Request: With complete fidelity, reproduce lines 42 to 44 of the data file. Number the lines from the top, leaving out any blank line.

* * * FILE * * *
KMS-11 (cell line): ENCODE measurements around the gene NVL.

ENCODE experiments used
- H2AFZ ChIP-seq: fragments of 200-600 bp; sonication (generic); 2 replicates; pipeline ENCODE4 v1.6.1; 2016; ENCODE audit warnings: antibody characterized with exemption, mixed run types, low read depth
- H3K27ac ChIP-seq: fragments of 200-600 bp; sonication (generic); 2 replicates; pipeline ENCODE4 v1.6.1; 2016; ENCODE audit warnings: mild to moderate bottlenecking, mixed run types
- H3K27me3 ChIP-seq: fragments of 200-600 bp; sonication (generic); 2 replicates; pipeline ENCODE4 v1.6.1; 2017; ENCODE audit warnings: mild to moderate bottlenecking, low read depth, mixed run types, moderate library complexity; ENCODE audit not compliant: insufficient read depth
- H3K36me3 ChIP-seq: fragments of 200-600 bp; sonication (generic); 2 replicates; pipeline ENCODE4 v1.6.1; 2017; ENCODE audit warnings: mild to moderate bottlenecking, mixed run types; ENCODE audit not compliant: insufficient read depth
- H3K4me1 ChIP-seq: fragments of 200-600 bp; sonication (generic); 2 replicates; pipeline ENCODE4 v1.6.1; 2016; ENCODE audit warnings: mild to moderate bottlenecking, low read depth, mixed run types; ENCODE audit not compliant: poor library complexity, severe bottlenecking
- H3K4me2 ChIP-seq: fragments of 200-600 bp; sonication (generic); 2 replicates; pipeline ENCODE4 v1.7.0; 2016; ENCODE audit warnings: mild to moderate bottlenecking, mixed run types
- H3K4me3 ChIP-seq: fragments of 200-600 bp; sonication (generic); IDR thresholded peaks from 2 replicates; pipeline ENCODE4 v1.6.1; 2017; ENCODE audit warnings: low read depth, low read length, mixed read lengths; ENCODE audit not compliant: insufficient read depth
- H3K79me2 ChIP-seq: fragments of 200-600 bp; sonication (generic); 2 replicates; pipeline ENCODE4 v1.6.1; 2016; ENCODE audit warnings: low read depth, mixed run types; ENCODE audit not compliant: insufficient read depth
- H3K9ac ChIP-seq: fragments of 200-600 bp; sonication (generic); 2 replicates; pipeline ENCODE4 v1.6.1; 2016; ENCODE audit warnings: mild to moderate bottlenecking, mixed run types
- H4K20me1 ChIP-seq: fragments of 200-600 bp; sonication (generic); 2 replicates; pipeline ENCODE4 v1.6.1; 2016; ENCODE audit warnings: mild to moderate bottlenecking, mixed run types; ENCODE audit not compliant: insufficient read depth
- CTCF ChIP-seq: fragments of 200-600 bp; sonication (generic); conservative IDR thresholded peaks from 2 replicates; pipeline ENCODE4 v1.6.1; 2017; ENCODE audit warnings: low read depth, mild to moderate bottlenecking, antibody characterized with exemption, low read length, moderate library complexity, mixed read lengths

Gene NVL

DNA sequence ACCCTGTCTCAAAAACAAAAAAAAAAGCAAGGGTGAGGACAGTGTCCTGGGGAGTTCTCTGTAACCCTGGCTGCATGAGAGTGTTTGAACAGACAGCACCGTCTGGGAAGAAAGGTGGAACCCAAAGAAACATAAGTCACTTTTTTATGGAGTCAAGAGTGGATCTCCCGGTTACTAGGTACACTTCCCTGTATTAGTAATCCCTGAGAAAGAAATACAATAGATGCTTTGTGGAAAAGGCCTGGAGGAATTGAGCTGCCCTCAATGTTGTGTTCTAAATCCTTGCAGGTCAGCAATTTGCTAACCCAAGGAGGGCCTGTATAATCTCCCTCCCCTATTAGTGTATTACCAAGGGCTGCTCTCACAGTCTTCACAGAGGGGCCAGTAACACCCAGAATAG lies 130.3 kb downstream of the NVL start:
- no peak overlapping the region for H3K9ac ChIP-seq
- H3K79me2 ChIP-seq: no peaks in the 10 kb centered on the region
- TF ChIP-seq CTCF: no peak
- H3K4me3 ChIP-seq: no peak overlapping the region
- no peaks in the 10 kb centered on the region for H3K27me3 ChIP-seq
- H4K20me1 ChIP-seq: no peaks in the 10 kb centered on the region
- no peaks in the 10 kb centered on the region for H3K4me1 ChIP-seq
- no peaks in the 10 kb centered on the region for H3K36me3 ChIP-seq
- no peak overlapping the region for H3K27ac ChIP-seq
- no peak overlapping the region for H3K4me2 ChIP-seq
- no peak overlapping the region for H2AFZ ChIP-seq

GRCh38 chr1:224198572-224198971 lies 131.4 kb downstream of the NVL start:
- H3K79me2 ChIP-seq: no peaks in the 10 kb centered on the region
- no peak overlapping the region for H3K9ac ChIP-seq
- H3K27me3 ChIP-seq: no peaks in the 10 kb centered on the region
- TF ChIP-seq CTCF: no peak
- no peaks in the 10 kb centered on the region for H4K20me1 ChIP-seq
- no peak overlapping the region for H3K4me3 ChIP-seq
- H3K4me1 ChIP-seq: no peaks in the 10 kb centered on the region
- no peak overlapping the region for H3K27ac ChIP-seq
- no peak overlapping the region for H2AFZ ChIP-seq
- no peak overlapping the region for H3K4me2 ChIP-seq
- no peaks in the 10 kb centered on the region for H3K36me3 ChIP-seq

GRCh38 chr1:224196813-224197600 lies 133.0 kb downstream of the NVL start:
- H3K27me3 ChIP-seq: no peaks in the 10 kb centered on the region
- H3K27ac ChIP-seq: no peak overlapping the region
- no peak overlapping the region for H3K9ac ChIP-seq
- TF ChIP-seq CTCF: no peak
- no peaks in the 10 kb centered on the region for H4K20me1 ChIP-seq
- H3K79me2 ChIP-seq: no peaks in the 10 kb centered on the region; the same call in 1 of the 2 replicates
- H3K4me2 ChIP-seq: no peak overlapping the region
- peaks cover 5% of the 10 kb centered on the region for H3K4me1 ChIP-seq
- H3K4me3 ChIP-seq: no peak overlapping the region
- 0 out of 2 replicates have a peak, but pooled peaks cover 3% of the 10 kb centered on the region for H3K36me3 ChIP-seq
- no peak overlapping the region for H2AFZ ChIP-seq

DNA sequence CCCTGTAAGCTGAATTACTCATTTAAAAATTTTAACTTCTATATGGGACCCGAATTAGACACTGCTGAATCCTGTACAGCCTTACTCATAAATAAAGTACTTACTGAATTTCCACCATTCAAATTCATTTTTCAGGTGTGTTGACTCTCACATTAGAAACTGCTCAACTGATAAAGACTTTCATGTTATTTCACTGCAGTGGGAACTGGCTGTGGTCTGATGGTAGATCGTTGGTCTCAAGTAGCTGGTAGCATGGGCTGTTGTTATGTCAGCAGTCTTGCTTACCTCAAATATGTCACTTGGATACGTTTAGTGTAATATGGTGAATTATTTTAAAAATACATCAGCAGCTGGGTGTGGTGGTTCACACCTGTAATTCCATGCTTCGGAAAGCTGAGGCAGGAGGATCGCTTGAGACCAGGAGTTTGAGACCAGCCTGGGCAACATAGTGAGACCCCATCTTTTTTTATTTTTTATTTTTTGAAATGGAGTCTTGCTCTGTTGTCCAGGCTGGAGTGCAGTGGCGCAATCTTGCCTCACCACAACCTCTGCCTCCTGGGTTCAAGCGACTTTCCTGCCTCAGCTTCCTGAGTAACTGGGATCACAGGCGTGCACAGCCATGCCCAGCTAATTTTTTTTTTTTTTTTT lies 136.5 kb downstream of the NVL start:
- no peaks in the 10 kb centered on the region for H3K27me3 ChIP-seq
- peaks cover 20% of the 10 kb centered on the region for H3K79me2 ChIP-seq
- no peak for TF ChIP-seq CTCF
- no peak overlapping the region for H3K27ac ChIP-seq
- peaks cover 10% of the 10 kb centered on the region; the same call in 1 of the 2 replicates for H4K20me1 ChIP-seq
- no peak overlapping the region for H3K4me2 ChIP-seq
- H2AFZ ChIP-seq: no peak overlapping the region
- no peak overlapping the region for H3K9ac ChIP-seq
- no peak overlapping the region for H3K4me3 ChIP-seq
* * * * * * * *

- no peak overlapping the region for H3K9ac ChIP-seq
- TF ChIP-seq CTCF: no peak
- no peaks in the 10 kb centered on the region for H4K20me1 ChIP-seq